From Free Syrian Army sources it seems that FSA surrounds the city of Aleppo in a circle with wide gaps. The circle stretches 3 to 10 miles outside the city limits. The Syrian Army controls inside this big circle except the south half of the city. There is a narrow no-mans land (about 5 percent of the city area) between the two halves of the city where most of the face-to-face fighting is taking place.
Under siege by drones in Pakistan and Yemen, al Qaeda 3.0 has exploited the Arab Awakening to create its largest safe havens and operational bases in more than a decade across the Arab world. This may prove to be the most deadly al Qaeda yet. The …
The ways in which the Syrian regime has been portrayed are reminiscent of the common tendency to view violence generally as deeply irrational, and – from ill-defined but morally unwavering liberal perspectives— as always counterproductive, destructive and self-defeating. Indeed, the more violence the Syrian regime resorted to, the more it came to be portrayed as inherently inadequate and senseless. In his questioning of the irrational qualities habitually attributed to armed conflict and violence generally, one scholar, Christopher Cramer (2006), gave his book the title “civil war is not a stupid thing”. Similarly, but with far more modest objectives, I present my argument that, during the uprising in Syria, authoritarian governance and repression has not been a ‘stupid thing’ either; on the contrary, and moral considerations and judgments set aside, the Syrian regime’s responses to the uprising suggest that it is ‘in-touch’, calculative, ‘rational’, and learning –if by trial and error, and surely without necessarily quelling the uprising. FULL TEXT AT
2012-12-04 Telegraph View
Dec. 4 (Telegraph) — Even if President Bashar al-Assad remains rational, no one can be sure that he still controls Syria’s chemical arsenal, one of the largest in the world
With one miscalculation after another, President Bashar al-Assad has reduced Syria to a charnel house and his regime to a bloodstained gang with no aim save survival. Judging by their stark warnings, officials in Britain and America genuinely fear that he could crown his litany of crimes and misjudgments by unleashing Syria’s arsenal of chemical weapons….Mr Assad would be a latter-day Samson pulling down the pillars of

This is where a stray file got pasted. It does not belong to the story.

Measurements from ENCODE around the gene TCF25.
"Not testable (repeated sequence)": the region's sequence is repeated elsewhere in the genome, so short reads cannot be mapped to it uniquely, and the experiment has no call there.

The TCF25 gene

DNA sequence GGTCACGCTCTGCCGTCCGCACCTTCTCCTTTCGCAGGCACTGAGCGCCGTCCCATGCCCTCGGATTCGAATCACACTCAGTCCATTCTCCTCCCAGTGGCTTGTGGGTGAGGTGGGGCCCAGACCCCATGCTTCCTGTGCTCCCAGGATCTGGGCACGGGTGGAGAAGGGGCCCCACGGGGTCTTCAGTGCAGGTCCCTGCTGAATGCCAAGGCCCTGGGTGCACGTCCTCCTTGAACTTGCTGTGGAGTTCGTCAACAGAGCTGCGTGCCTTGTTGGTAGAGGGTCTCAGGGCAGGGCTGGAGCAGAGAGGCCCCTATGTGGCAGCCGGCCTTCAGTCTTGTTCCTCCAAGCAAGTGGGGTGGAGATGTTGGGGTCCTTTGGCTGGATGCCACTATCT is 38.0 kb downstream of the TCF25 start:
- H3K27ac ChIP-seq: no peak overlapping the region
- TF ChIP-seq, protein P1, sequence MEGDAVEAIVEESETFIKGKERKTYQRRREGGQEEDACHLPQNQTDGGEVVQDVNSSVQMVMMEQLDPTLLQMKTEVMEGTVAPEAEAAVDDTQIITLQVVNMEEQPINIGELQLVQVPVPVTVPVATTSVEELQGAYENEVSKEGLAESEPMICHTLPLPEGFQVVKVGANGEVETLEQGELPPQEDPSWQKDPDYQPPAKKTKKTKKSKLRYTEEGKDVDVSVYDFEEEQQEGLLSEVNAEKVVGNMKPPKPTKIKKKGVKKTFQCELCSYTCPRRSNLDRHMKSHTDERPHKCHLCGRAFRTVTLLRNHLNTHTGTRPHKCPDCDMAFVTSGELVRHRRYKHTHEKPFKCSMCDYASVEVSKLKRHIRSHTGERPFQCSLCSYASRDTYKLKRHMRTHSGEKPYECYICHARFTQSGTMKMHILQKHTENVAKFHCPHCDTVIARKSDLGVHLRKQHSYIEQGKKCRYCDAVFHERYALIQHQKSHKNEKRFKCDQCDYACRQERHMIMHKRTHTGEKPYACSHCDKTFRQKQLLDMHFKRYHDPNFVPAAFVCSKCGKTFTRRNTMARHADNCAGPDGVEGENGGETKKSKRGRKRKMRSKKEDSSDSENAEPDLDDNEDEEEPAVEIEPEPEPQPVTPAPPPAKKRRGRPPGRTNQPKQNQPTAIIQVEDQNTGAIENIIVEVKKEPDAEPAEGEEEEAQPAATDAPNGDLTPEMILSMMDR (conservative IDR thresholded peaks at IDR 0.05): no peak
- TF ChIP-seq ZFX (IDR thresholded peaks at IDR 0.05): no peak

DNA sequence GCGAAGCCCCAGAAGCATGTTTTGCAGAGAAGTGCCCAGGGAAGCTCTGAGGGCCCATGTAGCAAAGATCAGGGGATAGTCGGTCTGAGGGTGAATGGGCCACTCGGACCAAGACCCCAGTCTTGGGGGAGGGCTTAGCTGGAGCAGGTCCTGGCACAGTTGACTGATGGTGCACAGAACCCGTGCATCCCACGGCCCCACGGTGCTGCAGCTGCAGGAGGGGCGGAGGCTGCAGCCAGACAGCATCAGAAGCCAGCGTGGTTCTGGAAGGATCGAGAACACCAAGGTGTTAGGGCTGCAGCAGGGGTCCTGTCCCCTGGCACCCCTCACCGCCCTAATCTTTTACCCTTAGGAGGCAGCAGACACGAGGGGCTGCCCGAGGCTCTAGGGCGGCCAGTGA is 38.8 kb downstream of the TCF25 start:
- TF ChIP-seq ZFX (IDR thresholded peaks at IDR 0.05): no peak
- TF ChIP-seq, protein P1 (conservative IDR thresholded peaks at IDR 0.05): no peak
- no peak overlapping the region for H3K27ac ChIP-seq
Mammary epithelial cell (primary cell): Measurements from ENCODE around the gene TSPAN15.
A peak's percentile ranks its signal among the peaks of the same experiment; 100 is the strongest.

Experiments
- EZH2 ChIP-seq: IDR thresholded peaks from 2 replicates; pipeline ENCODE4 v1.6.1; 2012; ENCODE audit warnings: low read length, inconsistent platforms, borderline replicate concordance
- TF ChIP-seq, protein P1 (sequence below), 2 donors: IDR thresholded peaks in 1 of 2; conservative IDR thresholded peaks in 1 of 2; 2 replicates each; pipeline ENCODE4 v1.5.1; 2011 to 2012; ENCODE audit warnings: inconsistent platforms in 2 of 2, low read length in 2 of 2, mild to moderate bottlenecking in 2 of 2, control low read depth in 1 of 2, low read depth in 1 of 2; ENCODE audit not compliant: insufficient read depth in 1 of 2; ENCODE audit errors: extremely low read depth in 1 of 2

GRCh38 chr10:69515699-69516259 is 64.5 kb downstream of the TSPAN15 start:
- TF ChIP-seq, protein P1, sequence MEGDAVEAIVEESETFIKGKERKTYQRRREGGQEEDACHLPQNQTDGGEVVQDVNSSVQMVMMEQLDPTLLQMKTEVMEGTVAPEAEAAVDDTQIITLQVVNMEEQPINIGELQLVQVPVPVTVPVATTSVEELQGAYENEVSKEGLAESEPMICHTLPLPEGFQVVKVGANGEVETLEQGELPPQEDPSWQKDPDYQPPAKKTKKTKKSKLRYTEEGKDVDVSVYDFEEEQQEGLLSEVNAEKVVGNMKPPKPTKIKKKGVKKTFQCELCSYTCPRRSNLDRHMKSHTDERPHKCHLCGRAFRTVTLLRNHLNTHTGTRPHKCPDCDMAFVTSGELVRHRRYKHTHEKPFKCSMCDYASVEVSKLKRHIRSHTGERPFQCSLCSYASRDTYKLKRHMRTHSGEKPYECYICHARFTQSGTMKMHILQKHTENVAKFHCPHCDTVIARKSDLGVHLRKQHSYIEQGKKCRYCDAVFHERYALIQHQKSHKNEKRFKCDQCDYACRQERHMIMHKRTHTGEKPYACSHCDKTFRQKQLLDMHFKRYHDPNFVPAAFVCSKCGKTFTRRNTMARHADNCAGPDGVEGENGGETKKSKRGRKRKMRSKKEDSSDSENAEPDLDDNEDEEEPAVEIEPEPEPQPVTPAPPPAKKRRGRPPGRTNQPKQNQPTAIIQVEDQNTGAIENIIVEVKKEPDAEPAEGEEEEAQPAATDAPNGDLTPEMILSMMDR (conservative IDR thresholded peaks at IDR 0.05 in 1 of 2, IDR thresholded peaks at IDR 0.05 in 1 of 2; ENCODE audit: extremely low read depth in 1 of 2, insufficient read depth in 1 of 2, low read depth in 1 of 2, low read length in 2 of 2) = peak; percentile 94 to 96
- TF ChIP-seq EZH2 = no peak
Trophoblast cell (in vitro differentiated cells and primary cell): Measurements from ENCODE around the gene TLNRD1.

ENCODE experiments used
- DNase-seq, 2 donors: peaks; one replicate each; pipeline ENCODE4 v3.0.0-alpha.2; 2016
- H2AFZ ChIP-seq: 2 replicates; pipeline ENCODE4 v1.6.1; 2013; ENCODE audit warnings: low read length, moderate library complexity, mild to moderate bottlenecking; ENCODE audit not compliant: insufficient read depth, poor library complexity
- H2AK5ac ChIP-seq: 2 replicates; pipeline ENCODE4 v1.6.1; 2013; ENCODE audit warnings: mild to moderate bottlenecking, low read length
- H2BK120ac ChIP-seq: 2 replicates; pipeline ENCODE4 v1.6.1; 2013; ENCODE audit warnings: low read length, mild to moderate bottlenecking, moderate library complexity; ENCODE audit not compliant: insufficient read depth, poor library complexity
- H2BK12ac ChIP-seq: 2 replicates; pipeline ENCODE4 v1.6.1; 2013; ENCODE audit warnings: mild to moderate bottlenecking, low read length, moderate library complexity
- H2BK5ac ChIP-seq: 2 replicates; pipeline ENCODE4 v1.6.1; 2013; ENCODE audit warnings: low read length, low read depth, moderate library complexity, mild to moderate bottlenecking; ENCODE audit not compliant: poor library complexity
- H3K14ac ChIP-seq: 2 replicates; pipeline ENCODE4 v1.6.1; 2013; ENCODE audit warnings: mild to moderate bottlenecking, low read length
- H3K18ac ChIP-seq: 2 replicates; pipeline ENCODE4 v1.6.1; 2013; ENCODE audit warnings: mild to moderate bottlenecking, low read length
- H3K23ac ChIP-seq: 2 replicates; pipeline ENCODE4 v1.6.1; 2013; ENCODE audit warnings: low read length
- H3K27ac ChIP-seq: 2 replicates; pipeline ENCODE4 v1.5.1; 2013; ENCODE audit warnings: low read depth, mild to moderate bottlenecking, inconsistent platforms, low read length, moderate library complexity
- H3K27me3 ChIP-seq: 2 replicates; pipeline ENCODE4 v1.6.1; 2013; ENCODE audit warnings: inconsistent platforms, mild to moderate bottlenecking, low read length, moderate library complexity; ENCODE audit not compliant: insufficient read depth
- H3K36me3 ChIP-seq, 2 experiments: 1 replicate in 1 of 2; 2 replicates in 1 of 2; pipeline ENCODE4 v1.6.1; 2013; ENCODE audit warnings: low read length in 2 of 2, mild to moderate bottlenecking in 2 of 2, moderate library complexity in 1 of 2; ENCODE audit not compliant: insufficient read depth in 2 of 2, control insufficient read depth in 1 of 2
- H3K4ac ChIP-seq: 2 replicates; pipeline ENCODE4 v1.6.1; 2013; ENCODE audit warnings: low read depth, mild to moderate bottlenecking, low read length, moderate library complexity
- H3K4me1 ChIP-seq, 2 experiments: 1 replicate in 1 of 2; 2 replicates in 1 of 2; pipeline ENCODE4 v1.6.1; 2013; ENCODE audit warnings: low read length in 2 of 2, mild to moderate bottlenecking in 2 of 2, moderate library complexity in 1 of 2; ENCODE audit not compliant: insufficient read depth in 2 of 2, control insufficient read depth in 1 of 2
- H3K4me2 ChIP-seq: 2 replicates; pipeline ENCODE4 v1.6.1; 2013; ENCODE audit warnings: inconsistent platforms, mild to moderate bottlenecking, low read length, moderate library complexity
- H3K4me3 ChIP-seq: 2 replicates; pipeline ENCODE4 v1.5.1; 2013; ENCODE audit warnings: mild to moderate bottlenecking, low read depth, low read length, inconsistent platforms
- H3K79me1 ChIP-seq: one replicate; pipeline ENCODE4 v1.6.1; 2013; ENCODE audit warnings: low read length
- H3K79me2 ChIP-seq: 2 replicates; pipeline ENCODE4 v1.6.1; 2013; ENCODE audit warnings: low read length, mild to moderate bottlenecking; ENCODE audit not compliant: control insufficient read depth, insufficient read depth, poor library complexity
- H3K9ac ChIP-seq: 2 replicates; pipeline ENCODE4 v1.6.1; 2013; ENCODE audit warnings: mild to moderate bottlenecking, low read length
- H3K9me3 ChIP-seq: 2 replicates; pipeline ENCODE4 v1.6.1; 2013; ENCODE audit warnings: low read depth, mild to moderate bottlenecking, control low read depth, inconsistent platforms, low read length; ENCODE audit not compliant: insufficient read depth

Free Syrian Army Fighters Destroy Statues of roman soldiers, calling them asnam, or idols.
The Internet – November 27, 2012
For one Syrian activist, second thoughts on the armed rebellion
By David Enders | McClatchy Newspapers, December 03, 2012
Hasaka is still controlled by the Syrian government, but even from the window of a taxi it’s obvious the people here have not been spared from the country’s civil war.
The lines at bakeries are daylong, and many schools are closed because they’ve become homes for refugees from other parts of the country. The power is out now as often as it is on, and fuel is in ever shorter supply.
Though she is happy to see him, Adam Ebrahem’s mother admonishes him for returning to his family’s home here.
“You shouldn’t stay,” she says. “The PYD will kill you.”
Ebrahem – it’s a pseudonym he uses for security reasons – is a 27-year-old revolutionary. A musician and a student, he was working and studying in Damascus when the rebellion against the government of President Bashar Assad began nearly two years ago. After months of demonstrating in Damascus, he returned to Hasaka to organize demonstrations. Now, as he travels across Hasaka province and in Deir al Zour province to the south, documenting the situation there, he openly wonders whether he and his fellow revolutionaries have done the right thing.